My Chinese Apothecary Chest: in 1994, it arrived via container to California from Hong Kong, where I discovered beading during my husband’s ex-pat assignment. Serves as the repository for my beads. Handcrafted. It has 52 Drawers, mostly sorted by color.
2017 Challenge: Create a Necklace a Week, using only the Beads from one Drawer at a time. Voila! 52 Necklaces!
Week 45/Drawer 45: November 8, 2017: “May There Always Be Something Left Over”
The first time I ever heard the words Lapis Lazuli (lapis is Roman for stone; lazuli is Persian for blue) was when I was matriculating at Emmanuel College, Boston, looking forward to becoming a junior and wearing our class ring which is gold with a rectangle of lapis as its centerpiece, designed by Tiffany in 1920.
I was late to the lapis game. The inhabitants of NE Afghanistan knew it in the 7th millennium BC. It was Egyptian King Tut’s funeral mask in 1323 BC. The Western world didn’t catch on until lapis was imported to Europe in the Middle Ages where its powder was the choice of the great painters. I’ll refer to my favorite: Vermeer. Check out the “Girl with a Pearl Earring.” That blue paint is known as Ultramarine. The color is still on every painter’s palette, but the ingredients have been synthetic since the early 1800’s.
Lapis is prized for its deep celestial blue color. It is a rock, not a crystal. It is found in Afghani caves, not mines. It sparkles with…gold?…no…with Fool’s Gold or pyrite. There is an inferior form of lapis with white calcite streaks which I learned to avoid. Just pay more for the gold flecks.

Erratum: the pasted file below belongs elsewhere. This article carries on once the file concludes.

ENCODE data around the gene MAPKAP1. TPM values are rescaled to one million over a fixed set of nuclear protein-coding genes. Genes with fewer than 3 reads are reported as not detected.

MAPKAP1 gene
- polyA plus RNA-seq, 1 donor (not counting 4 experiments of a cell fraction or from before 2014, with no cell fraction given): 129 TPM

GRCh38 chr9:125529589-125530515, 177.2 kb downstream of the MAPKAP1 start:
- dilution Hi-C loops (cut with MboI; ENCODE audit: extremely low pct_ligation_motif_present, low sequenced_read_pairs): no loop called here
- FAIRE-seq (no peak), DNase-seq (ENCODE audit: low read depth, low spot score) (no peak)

This week’s necklace has flecks in every piece of the larger beads. The smaller beads, which I had to add to keep the weight down, is a brighter blue with few sparkles (and no white!). The sterling silver beads are a pleasing shape and further reduce the weight.
The centerpiece is magnificent for its large oval lapis, with lots of gold and a short streak of white, and for the Tibetan sterling silver base, carved with rich flourishes on the front and the back.
While living in Hong Kong, I loved browsing the many English bookstores. It was still British until the 1997 handover to China who promised “one country, two systems,” referring to the financial, free-market and democratically-governed systems of Hong Kong. In my opinion, the promise is eroding.
One of the books I treasure is “A Dictionary of Chinese Symbols” and I looked up the fish symbol which is prominently featured on the centerpiece. The well-carved pair of fish on the front are slightly worn, leading me to envision the wearer rubbing it as a talisman. Fish symbolize wealth which is so significant for Buddhists that it is one of their 8 symbols. I named this piece for the colloquial phrase for wishing others wealth.
When fish appear in a pair, it signifies harmony, and is often given as a wedding gift.
On the back of this piece is what I interpret to be a stylized fish. Pay attention to the design skill of the silversmith: beautiful flourishes, curves, almost rococo flair, expert three-dimensional detailing.
The necklace measures 19.5” and the centerpiece is 3.5” long by 2.75” wide. It weighs 8.2 ounces. After test driving it, I would say it is not heavy/not light, but average. Some of my necklaces are “three-hour”, this is a five-hour necklace! Wear your silver earrings with it. $139.